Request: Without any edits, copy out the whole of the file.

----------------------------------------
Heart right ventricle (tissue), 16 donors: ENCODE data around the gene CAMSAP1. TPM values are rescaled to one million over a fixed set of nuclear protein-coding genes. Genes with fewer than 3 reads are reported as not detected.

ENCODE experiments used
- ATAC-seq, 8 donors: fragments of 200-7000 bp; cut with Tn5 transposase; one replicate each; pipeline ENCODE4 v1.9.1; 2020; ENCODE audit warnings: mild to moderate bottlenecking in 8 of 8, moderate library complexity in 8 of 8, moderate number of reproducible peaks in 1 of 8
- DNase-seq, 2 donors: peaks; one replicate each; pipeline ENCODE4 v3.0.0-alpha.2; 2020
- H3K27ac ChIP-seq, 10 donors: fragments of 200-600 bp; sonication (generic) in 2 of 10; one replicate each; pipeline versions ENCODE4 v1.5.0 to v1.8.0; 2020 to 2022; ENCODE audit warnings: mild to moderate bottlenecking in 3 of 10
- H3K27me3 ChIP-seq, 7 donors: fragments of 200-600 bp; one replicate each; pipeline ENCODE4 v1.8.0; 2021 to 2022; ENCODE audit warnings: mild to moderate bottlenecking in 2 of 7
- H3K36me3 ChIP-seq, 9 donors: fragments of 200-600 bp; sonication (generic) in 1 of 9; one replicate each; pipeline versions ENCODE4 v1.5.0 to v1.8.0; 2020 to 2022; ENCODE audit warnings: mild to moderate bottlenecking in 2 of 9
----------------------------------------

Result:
Heart right ventricle (tissue), 16 donors: ENCODE data around the gene CAMSAP1. TPM values are rescaled to one million over a fixed set of nuclear protein-coding genes. Genes with fewer than 3 reads are reported as not detected.

ENCODE experiments used
- ATAC-seq, 8 donors: fragments of 200-7000 bp; cut with Tn5 transposase; one replicate each; pipeline ENCODE4 v1.9.1; 2020; ENCODE audit warnings: mild to moderate bottlenecking in 8 of 8, moderate library complexity in 8 of 8, moderate number of reproducible peaks in 1 of 8
- DNase-seq, 2 donors: peaks; one replicate each; pipeline ENCODE4 v3.0.0-alpha.2; 2020
- H3K27ac ChIP-seq, 10 donors: fragments of 200-600 bp; sonication (generic) in 2 of 10; one replicate each; pipeline versions ENCODE4 v1.5.0 to v1.8.0; 2020 to 2022; ENCODE audit warnings: mild to moderate bottlenecking in 3 of 10
- H3K27me3 ChIP-seq, 7 donors: fragments of 200-600 bp; one replicate each; pipeline ENCODE4 v1.8.0; 2021 to 2022; ENCODE audit warnings: mild to moderate bottlenecking in 2 of 7
- H3K36me3 ChIP-seq, 9 donors: fragments of 200-600 bp; sonication (generic) in 1 of 9; one replicate each; pipeline versions ENCODE4 v1.5.0 to v1.8.0; 2020 to 2022; ENCODE audit warnings: mild to moderate bottlenecking in 2 of 9